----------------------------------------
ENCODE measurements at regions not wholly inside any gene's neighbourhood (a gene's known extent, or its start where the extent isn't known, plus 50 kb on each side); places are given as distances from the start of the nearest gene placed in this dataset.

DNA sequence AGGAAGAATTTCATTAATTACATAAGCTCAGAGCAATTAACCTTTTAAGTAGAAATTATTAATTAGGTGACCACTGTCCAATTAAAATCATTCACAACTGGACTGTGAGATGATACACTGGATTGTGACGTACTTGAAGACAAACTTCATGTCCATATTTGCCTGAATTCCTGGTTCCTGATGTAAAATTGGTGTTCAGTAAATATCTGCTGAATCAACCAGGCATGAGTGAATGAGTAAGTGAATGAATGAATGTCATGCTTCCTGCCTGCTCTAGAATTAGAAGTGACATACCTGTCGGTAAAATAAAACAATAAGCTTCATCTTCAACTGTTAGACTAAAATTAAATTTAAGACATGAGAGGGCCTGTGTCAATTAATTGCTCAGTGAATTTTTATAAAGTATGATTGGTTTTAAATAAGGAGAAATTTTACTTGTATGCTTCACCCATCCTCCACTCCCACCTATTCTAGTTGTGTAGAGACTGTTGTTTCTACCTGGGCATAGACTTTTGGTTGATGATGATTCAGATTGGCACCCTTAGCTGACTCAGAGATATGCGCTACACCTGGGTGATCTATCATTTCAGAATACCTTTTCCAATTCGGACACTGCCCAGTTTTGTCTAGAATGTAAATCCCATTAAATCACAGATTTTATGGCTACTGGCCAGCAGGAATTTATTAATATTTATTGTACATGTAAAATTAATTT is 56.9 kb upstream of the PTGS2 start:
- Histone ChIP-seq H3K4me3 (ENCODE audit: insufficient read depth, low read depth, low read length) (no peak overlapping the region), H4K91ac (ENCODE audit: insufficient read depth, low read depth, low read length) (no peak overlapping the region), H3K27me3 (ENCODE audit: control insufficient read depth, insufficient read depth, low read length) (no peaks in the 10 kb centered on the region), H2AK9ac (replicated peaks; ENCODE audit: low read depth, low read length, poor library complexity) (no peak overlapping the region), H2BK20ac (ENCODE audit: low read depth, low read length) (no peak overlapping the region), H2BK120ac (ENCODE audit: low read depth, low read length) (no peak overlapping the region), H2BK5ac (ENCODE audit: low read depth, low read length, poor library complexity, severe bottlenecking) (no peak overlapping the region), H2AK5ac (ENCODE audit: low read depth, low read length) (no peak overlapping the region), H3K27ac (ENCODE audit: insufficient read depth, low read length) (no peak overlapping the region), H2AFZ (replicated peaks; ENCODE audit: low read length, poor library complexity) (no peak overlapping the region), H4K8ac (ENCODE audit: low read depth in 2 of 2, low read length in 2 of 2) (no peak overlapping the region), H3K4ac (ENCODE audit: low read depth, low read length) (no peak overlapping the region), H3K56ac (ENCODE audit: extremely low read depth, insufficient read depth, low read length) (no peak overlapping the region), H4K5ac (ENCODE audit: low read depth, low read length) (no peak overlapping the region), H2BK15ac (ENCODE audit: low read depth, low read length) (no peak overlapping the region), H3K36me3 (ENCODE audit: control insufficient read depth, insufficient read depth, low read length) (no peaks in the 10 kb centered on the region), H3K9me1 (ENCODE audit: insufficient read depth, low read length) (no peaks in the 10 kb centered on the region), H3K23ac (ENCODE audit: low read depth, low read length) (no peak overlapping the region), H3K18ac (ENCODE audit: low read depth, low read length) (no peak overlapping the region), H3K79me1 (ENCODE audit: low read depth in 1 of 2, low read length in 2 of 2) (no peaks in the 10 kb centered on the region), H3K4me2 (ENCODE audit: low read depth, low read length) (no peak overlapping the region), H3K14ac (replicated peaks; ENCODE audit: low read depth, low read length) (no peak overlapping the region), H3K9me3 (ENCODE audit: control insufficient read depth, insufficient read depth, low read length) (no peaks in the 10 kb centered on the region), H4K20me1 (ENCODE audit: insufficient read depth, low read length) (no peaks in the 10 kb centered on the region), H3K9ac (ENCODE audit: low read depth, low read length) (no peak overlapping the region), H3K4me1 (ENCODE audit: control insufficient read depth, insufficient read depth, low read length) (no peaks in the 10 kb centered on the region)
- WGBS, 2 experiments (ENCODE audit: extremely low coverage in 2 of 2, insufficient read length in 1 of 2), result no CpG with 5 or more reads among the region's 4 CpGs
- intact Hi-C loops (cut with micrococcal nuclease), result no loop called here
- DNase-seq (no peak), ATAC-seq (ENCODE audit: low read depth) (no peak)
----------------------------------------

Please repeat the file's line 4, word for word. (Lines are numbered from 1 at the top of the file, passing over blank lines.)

- WGBS, 2 experiments (ENCODE audit: extremely low coverage in 2 of 2, insufficient read length in 1 of 2), result no CpG with 5 or more reads among the region's 4 CpGs